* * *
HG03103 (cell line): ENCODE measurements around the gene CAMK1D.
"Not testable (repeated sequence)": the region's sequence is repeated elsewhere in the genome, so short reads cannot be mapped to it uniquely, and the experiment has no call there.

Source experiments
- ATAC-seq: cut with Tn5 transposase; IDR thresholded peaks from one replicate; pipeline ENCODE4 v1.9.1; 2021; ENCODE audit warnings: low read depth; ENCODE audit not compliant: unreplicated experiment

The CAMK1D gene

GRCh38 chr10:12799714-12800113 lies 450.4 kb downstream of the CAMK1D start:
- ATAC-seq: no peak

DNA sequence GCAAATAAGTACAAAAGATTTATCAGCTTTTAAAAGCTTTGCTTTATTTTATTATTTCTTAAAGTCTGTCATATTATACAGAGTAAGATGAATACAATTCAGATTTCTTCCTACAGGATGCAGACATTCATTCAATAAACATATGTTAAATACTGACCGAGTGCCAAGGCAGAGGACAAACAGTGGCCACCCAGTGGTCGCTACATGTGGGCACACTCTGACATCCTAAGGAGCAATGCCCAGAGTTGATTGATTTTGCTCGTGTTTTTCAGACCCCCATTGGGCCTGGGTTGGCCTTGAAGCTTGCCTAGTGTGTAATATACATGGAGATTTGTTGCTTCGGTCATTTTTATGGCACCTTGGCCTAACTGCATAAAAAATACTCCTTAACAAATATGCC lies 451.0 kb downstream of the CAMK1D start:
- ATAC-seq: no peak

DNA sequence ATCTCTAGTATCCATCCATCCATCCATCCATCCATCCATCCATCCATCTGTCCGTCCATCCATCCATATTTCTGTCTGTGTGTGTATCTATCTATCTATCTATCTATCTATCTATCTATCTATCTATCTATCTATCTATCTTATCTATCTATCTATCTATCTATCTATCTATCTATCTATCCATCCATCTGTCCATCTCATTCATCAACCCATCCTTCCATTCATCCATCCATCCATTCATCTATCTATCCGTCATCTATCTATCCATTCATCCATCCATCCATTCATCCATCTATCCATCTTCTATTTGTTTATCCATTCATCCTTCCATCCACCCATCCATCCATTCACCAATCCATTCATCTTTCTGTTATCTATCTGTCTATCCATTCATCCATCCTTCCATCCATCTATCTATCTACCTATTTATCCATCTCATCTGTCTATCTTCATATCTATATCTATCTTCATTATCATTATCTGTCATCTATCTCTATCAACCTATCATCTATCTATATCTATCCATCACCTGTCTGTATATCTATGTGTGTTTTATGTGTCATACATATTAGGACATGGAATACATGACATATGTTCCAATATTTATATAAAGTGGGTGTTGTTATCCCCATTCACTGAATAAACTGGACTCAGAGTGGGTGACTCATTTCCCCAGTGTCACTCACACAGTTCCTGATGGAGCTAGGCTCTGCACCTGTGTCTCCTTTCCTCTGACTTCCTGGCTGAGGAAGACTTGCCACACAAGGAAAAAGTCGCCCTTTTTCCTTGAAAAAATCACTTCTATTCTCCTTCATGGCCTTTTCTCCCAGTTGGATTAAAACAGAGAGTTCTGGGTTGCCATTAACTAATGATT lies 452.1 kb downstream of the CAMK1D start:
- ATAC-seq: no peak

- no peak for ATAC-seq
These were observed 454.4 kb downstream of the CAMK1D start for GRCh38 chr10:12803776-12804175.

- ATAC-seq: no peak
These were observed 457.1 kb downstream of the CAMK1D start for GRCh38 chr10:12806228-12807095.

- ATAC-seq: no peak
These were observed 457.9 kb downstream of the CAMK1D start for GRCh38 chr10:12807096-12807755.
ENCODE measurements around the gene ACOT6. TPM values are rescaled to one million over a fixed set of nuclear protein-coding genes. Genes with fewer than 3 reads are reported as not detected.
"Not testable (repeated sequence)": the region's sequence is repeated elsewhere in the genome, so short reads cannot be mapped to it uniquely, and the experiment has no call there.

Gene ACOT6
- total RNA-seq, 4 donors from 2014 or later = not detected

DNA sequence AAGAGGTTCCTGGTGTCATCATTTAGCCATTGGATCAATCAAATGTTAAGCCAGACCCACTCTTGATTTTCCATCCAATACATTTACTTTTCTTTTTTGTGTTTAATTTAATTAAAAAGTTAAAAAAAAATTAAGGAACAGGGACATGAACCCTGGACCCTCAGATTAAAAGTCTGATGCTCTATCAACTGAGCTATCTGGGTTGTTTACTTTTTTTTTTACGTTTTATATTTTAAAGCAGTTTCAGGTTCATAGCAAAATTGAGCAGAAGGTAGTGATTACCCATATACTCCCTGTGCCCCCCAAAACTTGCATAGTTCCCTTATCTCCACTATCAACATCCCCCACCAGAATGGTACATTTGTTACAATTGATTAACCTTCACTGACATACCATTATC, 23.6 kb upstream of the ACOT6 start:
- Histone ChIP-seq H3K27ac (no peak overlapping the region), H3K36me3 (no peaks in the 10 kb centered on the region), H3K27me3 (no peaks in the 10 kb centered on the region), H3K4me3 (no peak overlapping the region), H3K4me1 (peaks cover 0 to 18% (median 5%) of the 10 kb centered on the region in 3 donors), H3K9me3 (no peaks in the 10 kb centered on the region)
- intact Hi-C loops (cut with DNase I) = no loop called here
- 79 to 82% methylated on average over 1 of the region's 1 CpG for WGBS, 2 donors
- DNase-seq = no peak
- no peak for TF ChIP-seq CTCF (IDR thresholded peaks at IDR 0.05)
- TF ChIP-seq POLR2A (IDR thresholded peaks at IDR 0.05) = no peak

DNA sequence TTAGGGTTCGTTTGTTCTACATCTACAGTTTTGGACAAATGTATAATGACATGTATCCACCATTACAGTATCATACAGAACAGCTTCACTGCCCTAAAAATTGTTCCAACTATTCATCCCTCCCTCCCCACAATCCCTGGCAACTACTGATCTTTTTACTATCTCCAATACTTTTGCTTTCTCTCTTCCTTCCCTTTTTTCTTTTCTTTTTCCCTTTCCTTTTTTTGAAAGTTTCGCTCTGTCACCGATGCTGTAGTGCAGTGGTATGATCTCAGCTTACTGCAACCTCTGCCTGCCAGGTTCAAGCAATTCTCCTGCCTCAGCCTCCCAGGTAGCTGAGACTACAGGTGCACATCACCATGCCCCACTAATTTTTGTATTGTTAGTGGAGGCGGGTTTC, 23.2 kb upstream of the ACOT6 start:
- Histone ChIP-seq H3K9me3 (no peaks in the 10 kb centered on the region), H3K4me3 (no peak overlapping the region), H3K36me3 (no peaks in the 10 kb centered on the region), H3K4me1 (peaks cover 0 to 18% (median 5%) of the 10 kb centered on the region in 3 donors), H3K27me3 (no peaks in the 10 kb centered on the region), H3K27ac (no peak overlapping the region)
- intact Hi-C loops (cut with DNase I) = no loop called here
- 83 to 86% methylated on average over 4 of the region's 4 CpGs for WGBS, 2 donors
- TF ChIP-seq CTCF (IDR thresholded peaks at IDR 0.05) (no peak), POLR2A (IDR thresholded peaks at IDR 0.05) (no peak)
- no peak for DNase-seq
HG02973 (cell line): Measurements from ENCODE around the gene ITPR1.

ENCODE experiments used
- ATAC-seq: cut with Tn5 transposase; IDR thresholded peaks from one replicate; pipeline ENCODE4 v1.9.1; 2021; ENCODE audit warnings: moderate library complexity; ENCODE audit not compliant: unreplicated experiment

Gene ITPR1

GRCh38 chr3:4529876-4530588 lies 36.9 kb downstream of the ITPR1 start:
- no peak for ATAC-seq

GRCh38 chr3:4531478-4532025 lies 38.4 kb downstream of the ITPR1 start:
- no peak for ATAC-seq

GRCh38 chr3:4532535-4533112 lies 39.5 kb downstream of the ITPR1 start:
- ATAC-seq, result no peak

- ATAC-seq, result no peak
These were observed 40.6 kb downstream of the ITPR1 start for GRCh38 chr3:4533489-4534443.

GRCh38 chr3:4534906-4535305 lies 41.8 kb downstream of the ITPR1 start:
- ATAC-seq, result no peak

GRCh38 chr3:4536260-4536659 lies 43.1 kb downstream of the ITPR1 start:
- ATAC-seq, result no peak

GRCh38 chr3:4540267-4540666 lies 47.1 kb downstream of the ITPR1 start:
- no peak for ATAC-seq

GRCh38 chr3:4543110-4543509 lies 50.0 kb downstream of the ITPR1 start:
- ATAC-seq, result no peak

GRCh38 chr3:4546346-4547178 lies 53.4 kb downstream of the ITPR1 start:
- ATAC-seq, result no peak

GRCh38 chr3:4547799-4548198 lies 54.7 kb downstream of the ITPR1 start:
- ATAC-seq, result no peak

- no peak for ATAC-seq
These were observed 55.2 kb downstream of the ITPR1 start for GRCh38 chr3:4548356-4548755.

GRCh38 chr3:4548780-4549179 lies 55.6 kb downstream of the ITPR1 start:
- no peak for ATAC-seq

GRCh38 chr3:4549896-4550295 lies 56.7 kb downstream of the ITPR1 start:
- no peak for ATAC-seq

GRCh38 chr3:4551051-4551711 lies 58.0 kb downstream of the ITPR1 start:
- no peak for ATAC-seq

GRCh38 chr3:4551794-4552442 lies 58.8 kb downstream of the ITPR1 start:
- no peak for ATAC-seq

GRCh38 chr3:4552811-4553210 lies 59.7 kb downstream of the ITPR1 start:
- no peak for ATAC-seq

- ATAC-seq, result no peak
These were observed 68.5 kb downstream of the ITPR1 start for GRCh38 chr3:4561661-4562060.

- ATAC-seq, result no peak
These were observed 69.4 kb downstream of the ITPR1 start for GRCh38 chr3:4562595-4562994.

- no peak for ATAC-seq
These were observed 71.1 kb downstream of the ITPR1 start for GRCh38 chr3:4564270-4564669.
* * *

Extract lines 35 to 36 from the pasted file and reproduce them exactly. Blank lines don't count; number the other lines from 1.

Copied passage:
HG02973 (cell line): Measurements from ENCODE around the gene ITPR1.

ENCODE experiments used